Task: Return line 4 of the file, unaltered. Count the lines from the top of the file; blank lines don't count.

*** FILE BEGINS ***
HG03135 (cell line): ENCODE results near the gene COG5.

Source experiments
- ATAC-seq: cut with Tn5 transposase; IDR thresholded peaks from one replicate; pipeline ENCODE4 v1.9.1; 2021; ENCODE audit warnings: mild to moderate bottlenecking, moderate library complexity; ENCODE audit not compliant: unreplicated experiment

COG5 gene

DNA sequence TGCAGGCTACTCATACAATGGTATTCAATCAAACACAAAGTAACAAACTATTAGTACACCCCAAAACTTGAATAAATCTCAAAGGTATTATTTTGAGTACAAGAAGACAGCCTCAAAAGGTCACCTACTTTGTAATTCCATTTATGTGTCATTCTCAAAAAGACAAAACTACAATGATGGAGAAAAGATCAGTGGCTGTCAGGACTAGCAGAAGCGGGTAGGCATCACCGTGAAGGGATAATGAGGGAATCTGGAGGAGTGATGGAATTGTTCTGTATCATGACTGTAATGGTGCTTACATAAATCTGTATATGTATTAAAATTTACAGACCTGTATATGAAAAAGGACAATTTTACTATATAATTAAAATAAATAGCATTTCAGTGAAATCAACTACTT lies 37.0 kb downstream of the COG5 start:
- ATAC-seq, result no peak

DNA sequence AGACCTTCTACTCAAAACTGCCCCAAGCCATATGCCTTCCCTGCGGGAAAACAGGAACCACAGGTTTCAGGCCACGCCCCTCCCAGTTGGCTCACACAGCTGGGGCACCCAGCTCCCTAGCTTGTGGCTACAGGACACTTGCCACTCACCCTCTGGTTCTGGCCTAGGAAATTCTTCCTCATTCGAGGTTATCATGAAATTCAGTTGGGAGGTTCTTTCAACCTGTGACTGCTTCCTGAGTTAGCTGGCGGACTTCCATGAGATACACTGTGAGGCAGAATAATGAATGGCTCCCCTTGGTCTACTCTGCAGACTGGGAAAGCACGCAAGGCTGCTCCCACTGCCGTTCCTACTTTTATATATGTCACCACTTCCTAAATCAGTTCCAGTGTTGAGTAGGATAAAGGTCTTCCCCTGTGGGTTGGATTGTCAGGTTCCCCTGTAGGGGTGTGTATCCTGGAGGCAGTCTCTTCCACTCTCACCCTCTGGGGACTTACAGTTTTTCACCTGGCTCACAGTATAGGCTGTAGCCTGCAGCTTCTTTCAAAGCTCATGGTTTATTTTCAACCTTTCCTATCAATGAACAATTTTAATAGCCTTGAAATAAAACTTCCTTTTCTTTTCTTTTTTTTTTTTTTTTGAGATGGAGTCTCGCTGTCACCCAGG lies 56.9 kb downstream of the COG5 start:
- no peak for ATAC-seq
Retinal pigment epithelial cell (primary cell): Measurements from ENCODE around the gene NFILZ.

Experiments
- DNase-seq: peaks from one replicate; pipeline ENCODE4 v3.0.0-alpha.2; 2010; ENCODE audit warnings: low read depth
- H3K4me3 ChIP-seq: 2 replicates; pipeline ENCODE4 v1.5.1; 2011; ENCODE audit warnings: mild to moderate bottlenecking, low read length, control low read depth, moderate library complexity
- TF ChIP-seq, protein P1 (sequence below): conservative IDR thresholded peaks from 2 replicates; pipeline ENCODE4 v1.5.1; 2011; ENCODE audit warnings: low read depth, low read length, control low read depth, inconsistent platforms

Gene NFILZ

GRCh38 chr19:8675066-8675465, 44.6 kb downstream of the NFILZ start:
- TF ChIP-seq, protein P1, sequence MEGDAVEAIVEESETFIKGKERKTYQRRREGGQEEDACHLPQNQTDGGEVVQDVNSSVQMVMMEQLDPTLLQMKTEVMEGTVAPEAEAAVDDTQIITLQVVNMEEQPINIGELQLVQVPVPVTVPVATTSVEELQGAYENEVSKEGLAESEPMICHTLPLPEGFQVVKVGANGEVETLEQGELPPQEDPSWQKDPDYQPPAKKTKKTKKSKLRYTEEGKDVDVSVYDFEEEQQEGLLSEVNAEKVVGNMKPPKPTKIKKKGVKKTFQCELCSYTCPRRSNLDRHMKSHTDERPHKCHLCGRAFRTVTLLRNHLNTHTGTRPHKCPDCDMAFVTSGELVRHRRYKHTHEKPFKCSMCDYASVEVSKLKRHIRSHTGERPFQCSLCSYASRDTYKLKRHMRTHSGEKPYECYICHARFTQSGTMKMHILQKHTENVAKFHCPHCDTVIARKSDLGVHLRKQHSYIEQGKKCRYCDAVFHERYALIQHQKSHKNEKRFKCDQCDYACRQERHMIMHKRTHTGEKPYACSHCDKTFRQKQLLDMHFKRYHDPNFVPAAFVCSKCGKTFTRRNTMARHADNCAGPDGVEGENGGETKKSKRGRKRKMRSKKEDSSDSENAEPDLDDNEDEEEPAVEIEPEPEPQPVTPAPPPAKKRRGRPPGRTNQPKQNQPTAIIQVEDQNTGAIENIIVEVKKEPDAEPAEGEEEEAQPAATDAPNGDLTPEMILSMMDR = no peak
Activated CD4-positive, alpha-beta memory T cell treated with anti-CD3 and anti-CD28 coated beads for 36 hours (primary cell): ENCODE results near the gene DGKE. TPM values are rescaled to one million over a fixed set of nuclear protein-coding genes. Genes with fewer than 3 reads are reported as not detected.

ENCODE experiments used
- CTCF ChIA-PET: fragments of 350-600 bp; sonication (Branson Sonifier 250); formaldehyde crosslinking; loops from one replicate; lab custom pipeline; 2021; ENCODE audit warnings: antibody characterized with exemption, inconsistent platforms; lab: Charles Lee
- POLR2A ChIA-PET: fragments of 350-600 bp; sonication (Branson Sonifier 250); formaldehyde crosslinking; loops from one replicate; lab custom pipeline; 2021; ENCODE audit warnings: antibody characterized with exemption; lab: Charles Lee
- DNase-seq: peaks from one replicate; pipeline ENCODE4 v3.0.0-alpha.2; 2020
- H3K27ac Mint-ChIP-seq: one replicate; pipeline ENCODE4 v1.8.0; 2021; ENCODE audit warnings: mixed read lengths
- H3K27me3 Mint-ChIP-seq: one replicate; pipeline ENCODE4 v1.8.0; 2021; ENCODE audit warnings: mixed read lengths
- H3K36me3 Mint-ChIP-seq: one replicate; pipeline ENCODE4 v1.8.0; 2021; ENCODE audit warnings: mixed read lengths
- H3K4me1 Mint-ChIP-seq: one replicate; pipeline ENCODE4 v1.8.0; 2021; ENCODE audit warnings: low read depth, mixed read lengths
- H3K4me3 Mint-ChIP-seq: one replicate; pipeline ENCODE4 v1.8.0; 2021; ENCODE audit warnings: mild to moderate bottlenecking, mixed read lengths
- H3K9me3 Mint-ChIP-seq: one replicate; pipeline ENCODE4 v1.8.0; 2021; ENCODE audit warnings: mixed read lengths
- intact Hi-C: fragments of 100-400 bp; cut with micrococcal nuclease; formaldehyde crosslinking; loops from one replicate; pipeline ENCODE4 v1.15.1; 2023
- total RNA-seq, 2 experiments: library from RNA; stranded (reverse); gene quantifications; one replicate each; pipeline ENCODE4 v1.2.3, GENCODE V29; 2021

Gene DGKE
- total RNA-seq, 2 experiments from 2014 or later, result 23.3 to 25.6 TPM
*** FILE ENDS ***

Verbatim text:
COG5 gene